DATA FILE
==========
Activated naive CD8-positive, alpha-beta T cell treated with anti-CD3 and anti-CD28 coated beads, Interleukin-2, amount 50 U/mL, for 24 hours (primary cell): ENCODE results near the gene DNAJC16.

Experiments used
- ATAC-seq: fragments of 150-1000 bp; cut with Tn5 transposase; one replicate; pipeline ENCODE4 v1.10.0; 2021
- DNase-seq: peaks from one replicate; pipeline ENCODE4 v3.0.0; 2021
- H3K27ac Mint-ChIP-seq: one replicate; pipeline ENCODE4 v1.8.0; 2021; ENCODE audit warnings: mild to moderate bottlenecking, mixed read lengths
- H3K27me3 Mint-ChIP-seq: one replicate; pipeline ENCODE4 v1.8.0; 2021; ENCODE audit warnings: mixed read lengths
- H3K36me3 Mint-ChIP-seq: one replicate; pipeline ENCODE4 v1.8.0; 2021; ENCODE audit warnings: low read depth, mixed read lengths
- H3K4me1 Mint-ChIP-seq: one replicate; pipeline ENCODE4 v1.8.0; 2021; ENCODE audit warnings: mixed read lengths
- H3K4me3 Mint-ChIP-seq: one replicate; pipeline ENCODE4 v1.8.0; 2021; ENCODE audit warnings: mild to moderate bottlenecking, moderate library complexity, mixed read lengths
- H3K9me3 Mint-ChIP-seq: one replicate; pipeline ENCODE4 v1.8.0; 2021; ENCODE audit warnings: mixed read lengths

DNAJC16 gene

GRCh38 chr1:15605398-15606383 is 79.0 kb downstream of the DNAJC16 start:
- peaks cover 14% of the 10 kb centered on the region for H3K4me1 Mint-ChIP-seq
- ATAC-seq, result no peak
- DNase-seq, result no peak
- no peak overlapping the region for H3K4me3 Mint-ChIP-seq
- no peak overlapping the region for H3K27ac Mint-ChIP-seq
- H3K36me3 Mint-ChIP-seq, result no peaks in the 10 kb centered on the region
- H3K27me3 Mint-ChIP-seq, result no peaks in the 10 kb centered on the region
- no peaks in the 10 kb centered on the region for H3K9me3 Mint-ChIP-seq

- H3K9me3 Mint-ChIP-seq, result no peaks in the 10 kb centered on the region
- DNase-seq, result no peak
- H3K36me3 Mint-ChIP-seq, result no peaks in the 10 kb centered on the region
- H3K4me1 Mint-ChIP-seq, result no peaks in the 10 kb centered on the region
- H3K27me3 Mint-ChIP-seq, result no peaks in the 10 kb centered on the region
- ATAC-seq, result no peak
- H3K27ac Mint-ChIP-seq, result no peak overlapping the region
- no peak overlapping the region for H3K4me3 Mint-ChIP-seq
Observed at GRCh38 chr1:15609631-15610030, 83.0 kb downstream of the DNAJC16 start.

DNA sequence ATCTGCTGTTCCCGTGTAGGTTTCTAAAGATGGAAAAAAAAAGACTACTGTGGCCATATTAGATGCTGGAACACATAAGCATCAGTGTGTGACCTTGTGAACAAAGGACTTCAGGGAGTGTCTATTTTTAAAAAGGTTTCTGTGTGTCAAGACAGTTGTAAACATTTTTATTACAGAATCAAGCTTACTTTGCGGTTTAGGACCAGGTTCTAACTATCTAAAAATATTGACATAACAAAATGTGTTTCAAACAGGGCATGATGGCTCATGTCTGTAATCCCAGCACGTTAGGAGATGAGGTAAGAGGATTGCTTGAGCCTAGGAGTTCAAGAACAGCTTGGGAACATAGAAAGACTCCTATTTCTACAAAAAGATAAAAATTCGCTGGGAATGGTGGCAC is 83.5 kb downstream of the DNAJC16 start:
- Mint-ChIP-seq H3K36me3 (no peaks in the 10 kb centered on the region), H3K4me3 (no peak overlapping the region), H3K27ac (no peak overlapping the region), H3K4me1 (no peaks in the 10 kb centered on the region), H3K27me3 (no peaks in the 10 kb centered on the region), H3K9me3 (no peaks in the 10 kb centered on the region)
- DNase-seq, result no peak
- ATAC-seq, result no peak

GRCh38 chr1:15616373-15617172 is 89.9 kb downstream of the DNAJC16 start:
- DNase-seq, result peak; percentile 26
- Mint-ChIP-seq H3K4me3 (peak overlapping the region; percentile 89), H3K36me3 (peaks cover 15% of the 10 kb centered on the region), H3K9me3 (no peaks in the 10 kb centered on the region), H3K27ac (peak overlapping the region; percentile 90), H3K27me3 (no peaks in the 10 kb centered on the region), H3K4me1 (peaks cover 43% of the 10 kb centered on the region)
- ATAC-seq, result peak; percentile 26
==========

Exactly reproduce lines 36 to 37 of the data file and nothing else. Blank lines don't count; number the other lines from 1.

- Mint-ChIP-seq H3K4me3 (peak overlapping the region; percentile 89), H3K36me3 (peaks cover 15% of the 10 kb centered on the region), H3K9me3 (no peaks in the 10 kb centered on the region), H3K27ac (peak overlapping the region; percentile 90), H3K27me3 (no peaks in the 10 kb centered on the region), H3K4me1 (peaks cover 43% of the 10 kb centered on the region)
- ATAC-seq, result peak; percentile 26